- Genovese MC, Durez P, Richards HB, Supronik J, Dokoupilova E, Aelion JA, Lee SH, Codding CE, Kellner H, Ikawa T, et al. One-year efficacy and safety results of secukinumab in patients with rheumatoid arthritis: phase II, dose-finding, double-blind, randomized, placebo-controlled study. J Rheumatol. 2014;41:414–21.View ArticlePubMedGoogle Scholar
- Burmester GR, Durez P, Shestakova G, Genovese MC, Schulze-Koops H, Li Y, Wang YA, Lewitzky S, Koroleva I, Berneis AA, et al. Association of HLA-DRB1 alleles with clinical responses to the anti-interleukin-17A monoclonal antibody secukinumab in active rheumatoid arthritis. Rheumatology (Oxford). 2016;55:49–55.View ArticleGoogle Scholar
- Block KE, Zheng Z, Dent AL, Kee BL, Huang H. Gut microbiota regulates K/BxN autoimmune arthritis through follicular helper T but not Th17 cells. J Immunol. 2016;196:1550–7.View ArticlePubMedPubMed CentralGoogle Scholar
- Qin J, Li R, Raes J, Arumugam M, Burgdorf KS, Manichanh C, Nielsen T, Pons N, Levenez F, Yamada T, et al. A human gut microbial gene catalogue established by metagenomic sequencing. Nature. 2010;464:59–65.View ArticlePubMedPubMed CentralGoogle Scholar
- Sczesnak A, Segata N, Qin X, Gevers D, Petrosino JF, Huttenhower C, Littman DR, Ivanov II. The genome of th17 cell-inducing segmented filamentous bacteria reveals extensive auxotrophy and adaptations to the intestinal environment. Cell Host Microbe. 2011;10:260–72.View ArticlePubMedPubMed CentralGoogle Scholar
- Ivanov II, Frutos Rde L, Manel N, Yoshinaga K, Rifkin DB, Sartor RB, Finlay BB, Littman DR. Specific microbiota direct the differentiation of IL-17-producing T-helper cells in the mucosa of the small intestine. Cell Host Microbe. 2008;4:337–49.View ArticlePubMedPubMed CentralGoogle Scholar
- Takeuchi O, Hoshino K, Kawai T, Sanjo H, Takada H, Ogawa T, Takeda K, Akira S. Differential roles of TLR2 and TLR4 in recognition of gram-negative and gram-positive bacterial cell wall components. Immunity. 1999;11:443–51.View ArticlePubMedGoogle Scholar
- Zuniga LA, Jain R, Haines C, Cua DJ. Th17 cell development: from the cradle to the grave. Immunol Rev. 2013;252:78–88.View ArticlePubMedGoogle Scholar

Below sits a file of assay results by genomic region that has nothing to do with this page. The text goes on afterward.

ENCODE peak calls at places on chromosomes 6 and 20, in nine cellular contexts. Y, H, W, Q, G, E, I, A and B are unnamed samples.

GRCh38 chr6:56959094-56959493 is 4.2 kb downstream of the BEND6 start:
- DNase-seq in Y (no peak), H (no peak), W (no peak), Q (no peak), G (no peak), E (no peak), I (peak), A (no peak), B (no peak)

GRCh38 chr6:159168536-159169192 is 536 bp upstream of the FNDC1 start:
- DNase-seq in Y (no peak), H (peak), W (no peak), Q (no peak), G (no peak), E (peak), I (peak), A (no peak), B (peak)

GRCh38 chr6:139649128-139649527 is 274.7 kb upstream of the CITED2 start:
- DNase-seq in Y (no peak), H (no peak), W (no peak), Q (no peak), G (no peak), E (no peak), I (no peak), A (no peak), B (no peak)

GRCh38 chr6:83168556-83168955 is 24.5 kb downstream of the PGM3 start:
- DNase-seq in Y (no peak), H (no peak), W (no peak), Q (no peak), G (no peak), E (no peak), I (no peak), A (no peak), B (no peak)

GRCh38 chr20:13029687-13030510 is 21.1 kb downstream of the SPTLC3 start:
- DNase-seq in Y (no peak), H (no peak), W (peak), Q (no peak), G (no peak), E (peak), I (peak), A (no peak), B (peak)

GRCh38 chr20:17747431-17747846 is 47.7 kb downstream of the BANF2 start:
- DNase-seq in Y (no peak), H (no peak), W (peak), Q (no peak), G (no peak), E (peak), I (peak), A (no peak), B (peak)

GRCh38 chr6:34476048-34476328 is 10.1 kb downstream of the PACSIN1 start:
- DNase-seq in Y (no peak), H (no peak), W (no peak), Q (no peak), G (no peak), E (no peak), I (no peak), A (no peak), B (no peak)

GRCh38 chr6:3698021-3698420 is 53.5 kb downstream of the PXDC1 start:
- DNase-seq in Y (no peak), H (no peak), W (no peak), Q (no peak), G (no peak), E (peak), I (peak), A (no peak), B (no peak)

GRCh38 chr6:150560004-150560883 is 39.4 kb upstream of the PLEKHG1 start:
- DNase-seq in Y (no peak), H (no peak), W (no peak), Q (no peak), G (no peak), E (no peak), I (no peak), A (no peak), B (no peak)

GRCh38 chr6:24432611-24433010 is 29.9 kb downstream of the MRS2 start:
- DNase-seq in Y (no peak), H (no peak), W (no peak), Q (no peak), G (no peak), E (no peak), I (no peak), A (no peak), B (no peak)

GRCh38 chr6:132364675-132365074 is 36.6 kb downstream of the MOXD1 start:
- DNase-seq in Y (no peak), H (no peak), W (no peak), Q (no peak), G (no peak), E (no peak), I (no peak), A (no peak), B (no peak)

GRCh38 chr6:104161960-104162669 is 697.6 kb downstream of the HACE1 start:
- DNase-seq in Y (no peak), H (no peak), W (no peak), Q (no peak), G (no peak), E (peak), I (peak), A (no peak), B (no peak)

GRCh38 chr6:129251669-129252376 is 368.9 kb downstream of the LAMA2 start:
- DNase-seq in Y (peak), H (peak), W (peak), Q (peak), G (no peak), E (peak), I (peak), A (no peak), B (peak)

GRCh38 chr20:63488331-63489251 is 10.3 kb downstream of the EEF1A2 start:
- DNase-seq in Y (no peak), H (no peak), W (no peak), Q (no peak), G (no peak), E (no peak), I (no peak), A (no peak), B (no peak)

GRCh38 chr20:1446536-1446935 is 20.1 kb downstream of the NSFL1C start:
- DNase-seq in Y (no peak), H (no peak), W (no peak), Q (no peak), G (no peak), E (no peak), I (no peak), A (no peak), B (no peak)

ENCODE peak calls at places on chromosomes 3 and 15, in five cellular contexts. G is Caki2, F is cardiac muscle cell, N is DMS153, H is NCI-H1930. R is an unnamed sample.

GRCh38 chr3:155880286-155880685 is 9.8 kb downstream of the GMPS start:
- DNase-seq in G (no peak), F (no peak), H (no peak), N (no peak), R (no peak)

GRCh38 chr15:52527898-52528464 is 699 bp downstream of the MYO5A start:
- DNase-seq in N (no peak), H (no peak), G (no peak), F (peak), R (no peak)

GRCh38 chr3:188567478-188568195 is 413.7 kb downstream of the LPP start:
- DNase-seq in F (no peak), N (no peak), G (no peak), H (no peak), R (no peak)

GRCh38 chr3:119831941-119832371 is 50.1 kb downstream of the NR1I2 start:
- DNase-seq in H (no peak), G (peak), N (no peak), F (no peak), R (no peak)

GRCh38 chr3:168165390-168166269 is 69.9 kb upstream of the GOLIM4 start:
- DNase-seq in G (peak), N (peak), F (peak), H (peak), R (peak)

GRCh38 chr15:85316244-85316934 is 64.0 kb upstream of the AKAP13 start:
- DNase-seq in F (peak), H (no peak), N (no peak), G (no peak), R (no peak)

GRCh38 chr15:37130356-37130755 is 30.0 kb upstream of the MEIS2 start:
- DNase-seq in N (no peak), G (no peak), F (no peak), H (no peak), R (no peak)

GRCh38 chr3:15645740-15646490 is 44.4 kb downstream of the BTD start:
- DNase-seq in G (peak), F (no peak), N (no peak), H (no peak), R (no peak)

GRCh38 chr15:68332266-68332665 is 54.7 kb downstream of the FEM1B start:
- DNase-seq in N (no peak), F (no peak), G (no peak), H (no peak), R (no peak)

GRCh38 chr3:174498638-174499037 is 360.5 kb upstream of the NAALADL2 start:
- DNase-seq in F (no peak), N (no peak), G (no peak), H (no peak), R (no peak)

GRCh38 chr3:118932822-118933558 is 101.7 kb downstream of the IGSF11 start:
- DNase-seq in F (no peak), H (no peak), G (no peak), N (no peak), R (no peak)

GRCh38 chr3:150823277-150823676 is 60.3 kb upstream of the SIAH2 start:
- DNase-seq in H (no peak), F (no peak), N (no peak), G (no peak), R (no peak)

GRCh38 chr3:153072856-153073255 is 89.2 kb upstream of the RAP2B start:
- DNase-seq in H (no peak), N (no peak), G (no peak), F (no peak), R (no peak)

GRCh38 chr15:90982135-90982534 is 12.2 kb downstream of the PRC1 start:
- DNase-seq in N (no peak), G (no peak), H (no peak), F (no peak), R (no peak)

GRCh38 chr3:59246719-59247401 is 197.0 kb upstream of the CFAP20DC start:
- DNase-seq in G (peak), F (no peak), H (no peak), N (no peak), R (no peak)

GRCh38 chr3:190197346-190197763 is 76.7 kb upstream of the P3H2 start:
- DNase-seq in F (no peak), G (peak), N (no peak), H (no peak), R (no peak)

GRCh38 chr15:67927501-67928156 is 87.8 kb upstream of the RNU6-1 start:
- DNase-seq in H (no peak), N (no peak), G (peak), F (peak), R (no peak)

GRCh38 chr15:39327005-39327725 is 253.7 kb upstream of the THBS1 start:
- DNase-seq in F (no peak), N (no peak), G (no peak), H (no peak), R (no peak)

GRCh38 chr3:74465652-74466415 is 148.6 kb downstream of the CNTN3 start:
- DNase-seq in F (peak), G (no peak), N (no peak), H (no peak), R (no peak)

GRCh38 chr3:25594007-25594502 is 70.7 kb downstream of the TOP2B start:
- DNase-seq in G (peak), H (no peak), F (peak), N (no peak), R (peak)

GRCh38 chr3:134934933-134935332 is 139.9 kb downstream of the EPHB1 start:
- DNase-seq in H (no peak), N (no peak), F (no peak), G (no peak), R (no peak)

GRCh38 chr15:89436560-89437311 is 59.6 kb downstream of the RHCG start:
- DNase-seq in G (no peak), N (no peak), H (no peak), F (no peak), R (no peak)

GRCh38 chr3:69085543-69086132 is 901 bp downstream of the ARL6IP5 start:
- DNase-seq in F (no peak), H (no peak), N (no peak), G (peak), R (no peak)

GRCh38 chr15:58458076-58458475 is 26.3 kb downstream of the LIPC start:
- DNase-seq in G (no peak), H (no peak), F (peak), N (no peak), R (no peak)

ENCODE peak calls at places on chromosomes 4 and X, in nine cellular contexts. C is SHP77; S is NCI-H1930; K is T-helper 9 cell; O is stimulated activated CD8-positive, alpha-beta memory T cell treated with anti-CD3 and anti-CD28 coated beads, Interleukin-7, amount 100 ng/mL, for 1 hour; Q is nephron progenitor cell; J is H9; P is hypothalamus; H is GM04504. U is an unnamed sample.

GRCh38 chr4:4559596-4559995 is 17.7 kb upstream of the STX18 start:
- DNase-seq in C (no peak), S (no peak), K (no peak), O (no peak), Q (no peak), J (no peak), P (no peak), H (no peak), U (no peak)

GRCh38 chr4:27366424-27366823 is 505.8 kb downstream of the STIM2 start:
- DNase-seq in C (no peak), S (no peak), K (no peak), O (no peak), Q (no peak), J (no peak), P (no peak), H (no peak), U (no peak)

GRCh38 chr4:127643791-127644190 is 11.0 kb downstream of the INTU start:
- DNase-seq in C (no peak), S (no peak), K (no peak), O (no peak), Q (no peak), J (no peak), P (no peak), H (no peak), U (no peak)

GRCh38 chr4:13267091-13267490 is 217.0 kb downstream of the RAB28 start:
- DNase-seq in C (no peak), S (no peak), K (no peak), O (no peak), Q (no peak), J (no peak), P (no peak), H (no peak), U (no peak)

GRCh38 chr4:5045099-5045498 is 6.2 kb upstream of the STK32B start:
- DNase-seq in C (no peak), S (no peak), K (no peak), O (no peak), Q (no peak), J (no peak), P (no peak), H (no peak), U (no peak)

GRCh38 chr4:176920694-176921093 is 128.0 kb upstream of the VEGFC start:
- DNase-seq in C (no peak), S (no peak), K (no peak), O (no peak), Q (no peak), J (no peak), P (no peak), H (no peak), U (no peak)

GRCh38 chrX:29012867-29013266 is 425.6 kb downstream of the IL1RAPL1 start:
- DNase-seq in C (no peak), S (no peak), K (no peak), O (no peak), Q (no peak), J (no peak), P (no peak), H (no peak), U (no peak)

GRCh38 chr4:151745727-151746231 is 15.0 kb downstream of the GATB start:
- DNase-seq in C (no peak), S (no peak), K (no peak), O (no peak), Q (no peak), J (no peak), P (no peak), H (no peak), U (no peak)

- Giongo A, Gano KA, Crabb DB, Mukherjee N, Novelo LL, Casella G, Drew JC, Ilonen J, Knip M, Hyoty H, et al. Toward defining the autoimmune microbiome for type 1 diabetes. Isme j. 2011;5:82–91.View ArticlePubMedGoogle Scholar
- Joosten LA, Abdollahi-Roodsaz S, Heuvelmans-Jacobs M, Helsen MM, van den Bersselaar LA, Oppers-Walgreen B, Koenders MI, van den Berg WB. T cell dependence of chronic destructive murine arthritis induced by repeated local activation of Toll-like receptor-driven pathways: crucial role of both interleukin-1beta and interleukin-17. Arthritis Rheum. 2008;58:98–108.View ArticlePubMedGoogle Scholar
- Abdollahi-Roodsaz S, Joosten LA, Helsen MM, Walgreen B, van Lent PL, van den Bersselaar LA, Koenders MI, van den Berg WB. Shift from toll-like receptor 2 (TLR-2) toward TLR-4 dependency in the erosive stage of chronic streptococcal cell wall arthritis coincident with TLR-4-mediated interleukin-17 production. Arthritis Rheum. 2008;58:3753–64.View ArticlePubMedGoogle Scholar
- Kullberg MC, Jankovic D, Feng CG, Hue S, Gorelick PL, McKenzie BS, Cua DJ, Powrie F, Cheever AW, Maloy KJ, Sher A. IL-23 plays a key role in Helicobacter hepaticus-induced T cell-dependent colitis. J Exp Med. 2006;203:2485–94.View ArticlePubMedPubMed CentralGoogle Scholar
- Gomez A, Luckey D, Yeoman CJ, Marietta EV, Berg Miller ME, Murray JA, White BA, Taneja V. Loss of sex and age driven differences in the gut microbiome characterize arthritis-susceptible 0401 mice but not arthritis-resistant 0402 mice. PLoS One. 2012;7:e36095.View ArticlePubMedPubMed CentralGoogle Scholar
- Luckey, Marietta D, Luthra E, Harvinder S, Patel R, Murray J, Mangalam A. Commensal gut-derived bacteria as therapy for systemic autoimmune disease. In: Abstracts of the American College of Rheumatology/Association of Rheumatology Health Professionals Annual Scientific Meeting, vol. 64. 2012.Google Scholar
- Akitsu A, Ishigame H, Kakuta S, Chung SH, Ikeda S, Shimizu K, Kubo S, Liu Y, Umemura M, Matsuzaki G, et al. IL-1 receptor antagonist-deficient mice develop autoimmune arthritis due to intrinsic activation of IL-17-producing CCR2(+)Vgamma6(+)gammadelta T cells. Nat Commun. 2015;6:7464.View ArticlePubMedPubMed CentralGoogle Scholar